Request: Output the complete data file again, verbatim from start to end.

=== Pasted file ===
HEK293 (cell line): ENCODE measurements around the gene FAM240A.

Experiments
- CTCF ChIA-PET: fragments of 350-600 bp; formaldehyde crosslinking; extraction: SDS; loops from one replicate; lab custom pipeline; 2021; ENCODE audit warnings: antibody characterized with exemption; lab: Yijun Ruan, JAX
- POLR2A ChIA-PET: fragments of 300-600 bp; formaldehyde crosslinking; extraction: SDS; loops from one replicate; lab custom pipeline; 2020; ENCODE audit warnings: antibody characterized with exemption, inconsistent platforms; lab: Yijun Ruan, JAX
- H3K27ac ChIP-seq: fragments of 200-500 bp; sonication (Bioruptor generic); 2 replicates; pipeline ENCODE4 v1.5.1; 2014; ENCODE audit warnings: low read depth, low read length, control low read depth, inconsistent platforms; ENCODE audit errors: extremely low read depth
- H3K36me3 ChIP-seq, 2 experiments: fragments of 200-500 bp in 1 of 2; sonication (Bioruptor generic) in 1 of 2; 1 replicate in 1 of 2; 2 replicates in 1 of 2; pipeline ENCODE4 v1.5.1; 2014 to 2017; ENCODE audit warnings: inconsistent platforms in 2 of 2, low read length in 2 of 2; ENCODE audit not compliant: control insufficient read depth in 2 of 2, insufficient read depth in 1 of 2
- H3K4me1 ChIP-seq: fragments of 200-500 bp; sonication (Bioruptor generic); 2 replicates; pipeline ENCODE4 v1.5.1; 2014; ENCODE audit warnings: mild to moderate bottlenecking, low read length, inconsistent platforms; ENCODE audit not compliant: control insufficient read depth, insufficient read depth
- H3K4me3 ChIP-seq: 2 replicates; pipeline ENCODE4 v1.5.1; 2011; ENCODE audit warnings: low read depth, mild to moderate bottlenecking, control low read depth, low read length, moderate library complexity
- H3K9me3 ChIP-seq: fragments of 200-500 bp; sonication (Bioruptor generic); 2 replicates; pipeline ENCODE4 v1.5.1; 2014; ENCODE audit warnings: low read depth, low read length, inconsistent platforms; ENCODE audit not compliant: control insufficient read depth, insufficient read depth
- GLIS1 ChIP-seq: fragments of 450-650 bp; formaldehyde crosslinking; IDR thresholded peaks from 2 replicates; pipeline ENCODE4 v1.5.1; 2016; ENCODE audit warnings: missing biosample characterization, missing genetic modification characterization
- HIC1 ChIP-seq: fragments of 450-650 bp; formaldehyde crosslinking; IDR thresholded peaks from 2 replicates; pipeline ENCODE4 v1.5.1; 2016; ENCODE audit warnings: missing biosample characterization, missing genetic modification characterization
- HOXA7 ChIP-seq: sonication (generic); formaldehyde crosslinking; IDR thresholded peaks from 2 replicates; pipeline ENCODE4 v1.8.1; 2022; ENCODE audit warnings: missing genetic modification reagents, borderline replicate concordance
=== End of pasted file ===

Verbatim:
HEK293 (cell line): ENCODE measurements around the gene FAM240A.

Experiments
- CTCF ChIA-PET: fragments of 350-600 bp; formaldehyde crosslinking; extraction: SDS; loops from one replicate; lab custom pipeline; 2021; ENCODE audit warnings: antibody characterized with exemption; lab: Yijun Ruan, JAX
- POLR2A ChIA-PET: fragments of 300-600 bp; formaldehyde crosslinking; extraction: SDS; loops from one replicate; lab custom pipeline; 2020; ENCODE audit warnings: antibody characterized with exemption, inconsistent platforms; lab: Yijun Ruan, JAX
- H3K27ac ChIP-seq: fragments of 200-500 bp; sonication (Bioruptor generic); 2 replicates; pipeline ENCODE4 v1.5.1; 2014; ENCODE audit warnings: low read depth, low read length, control low read depth, inconsistent platforms; ENCODE audit errors: extremely low read depth
- H3K36me3 ChIP-seq, 2 experiments: fragments of 200-500 bp in 1 of 2; sonication (Bioruptor generic) in 1 of 2; 1 replicate in 1 of 2; 2 replicates in 1 of 2; pipeline ENCODE4 v1.5.1; 2014 to 2017; ENCODE audit warnings: inconsistent platforms in 2 of 2, low read length in 2 of 2; ENCODE audit not compliant: control insufficient read depth in 2 of 2, insufficient read depth in 1 of 2
- H3K4me1 ChIP-seq: fragments of 200-500 bp; sonication (Bioruptor generic); 2 replicates; pipeline ENCODE4 v1.5.1; 2014; ENCODE audit warnings: mild to moderate bottlenecking, low read length, inconsistent platforms; ENCODE audit not compliant: control insufficient read depth, insufficient read depth
- H3K4me3 ChIP-seq: 2 replicates; pipeline ENCODE4 v1.5.1; 2011; ENCODE audit warnings: low read depth, mild to moderate bottlenecking, control low read depth, low read length, moderate library complexity
- H3K9me3 ChIP-seq: fragments of 200-500 bp; sonication (Bioruptor generic); 2 replicates; pipeline ENCODE4 v1.5.1; 2014; ENCODE audit warnings: low read depth, low read length, inconsistent platforms; ENCODE audit not compliant: control insufficient read depth, insufficient read depth
- GLIS1 ChIP-seq: fragments of 450-650 bp; formaldehyde crosslinking; IDR thresholded peaks from 2 replicates; pipeline ENCODE4 v1.5.1; 2016; ENCODE audit warnings: missing biosample characterization, missing genetic modification characterization
- HIC1 ChIP-seq: fragments of 450-650 bp; formaldehyde crosslinking; IDR thresholded peaks from 2 replicates; pipeline ENCODE4 v1.5.1; 2016; ENCODE audit warnings: missing biosample characterization, missing genetic modification characterization
- HOXA7 ChIP-seq: sonication (generic); formaldehyde crosslinking; IDR thresholded peaks from 2 replicates; pipeline ENCODE4 v1.8.1; 2022; ENCODE audit warnings: missing genetic modification reagents, borderline replicate concordance